I have been imagining a time where I can look in the mirror and take myself in honestly without feeling compelled to push out some duck lips or turn my toes in to produce a thigh gap. What if I could look at myself and see what I actually look like and feel content: to see my hair and newly aging skin and dimpled thighs and just feel ok with it because my money’s on a different horse?
Is it possible to feel so utterly loved by God that I don’t need to have a rockin body?
“Charm is deceptive, and beauty is fleeting; but a woman who fears the LORD is to be praised.” Proverbs 31:30
“Your beauty should not come from outward adornment, such as braided hair and the wearing of gold jewelry and fine clothes. Instead, it should be that of your inner self, the unfading beauty of a gentle and quiet spirit, which is of great worth in God’s sight.” 1 Peter 3:3-4
I think we all know that inner beauty is a requisite for humanity, but to go so far as to say that your beauty shouldn’t come from accessorizing your outside is radical. And yet if I believe the Bible is true, and I do, then this should come as an enormous relief for me rather than the seemingly impossible feat of putting down the way-too-heavy burden of looking great all the time to everyone. But it is the latter lens through which I see that verse most of the time. I think I so deeply want to be outwardly beautiful that when I read this verse I feel daunted by the task of changing my desires (how do you do that again?) rather than thrilled as I should be.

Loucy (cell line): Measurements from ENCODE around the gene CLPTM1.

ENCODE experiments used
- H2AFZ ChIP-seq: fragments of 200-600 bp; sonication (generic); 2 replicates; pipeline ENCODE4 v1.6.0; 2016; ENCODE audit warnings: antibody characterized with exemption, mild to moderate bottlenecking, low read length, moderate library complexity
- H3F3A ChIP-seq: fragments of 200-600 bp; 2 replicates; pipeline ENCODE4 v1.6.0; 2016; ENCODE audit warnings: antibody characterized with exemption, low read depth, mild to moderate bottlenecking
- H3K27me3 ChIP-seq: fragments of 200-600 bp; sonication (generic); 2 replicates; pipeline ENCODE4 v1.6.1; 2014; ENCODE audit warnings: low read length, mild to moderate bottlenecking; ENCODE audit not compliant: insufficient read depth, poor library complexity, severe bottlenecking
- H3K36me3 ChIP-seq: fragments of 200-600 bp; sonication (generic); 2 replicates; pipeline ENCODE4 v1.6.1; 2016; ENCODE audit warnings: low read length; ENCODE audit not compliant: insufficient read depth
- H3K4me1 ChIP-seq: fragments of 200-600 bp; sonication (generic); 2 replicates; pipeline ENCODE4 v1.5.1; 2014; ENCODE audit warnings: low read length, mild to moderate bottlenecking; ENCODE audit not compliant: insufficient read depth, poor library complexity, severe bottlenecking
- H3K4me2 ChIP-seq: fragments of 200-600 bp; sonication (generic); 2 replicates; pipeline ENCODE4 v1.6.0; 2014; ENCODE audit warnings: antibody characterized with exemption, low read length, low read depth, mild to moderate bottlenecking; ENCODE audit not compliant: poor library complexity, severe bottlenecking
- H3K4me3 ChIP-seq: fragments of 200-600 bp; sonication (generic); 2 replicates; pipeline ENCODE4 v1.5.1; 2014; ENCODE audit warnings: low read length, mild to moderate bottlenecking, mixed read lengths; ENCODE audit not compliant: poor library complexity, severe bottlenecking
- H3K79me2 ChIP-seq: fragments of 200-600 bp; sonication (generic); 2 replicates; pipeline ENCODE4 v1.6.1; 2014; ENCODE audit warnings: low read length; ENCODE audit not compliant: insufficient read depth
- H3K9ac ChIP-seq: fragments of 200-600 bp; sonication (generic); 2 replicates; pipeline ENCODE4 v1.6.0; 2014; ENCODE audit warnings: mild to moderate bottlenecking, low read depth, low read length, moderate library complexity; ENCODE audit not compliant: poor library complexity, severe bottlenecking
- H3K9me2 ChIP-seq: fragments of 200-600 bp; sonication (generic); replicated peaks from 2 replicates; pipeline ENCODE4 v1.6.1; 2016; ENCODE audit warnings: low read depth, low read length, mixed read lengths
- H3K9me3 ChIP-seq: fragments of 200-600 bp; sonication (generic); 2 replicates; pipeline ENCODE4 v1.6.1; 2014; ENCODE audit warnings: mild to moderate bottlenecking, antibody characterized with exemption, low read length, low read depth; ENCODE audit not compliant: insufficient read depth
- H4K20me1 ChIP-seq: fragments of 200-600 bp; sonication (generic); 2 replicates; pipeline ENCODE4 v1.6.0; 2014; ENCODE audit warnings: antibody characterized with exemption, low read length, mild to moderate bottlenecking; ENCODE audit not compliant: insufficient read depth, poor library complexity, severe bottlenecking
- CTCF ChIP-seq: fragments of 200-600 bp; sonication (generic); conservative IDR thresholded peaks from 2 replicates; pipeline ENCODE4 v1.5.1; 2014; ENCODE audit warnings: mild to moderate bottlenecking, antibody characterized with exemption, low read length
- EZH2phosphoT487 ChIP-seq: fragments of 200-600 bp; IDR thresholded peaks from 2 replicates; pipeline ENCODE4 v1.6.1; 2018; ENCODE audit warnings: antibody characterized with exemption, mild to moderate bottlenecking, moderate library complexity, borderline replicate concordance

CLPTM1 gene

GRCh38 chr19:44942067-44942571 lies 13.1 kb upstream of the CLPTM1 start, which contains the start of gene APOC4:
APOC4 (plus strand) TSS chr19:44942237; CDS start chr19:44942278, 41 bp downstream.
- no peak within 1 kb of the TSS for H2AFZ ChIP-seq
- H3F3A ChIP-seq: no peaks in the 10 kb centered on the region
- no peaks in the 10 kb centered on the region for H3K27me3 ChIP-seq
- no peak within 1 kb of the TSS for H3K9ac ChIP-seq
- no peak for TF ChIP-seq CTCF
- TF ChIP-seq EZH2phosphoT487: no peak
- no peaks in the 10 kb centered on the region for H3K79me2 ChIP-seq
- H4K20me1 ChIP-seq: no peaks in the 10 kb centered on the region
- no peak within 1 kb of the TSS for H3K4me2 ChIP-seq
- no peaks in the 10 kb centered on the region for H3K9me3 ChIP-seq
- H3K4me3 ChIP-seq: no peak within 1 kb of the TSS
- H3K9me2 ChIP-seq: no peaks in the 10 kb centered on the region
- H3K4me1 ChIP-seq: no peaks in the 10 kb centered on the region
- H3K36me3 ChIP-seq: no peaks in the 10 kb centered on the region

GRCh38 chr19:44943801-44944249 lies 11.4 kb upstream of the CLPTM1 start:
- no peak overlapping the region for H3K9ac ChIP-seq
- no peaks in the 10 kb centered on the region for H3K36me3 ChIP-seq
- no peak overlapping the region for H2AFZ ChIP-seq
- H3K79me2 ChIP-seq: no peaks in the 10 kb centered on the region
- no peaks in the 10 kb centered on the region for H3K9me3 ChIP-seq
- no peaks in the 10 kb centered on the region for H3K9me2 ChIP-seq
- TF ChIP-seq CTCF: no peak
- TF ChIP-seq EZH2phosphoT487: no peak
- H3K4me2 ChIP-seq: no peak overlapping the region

The way most Christian women I’ve talked to juggle this is to say that it is ok to wear makeup and dress up as long as you’re looking good on the inside too. And I get it. The verse doesn’t explicitly say that you should not adorn yourself outwardly at all. But still, it feels like a copout to me. To just say, “don’t worry, you can have both” feels like a lie after reading that verse.
1 Timothy 4:8 says, “for while bodily training is of some value, godliness is of value in every way, as it holds promise for the present life and also for the life to come.”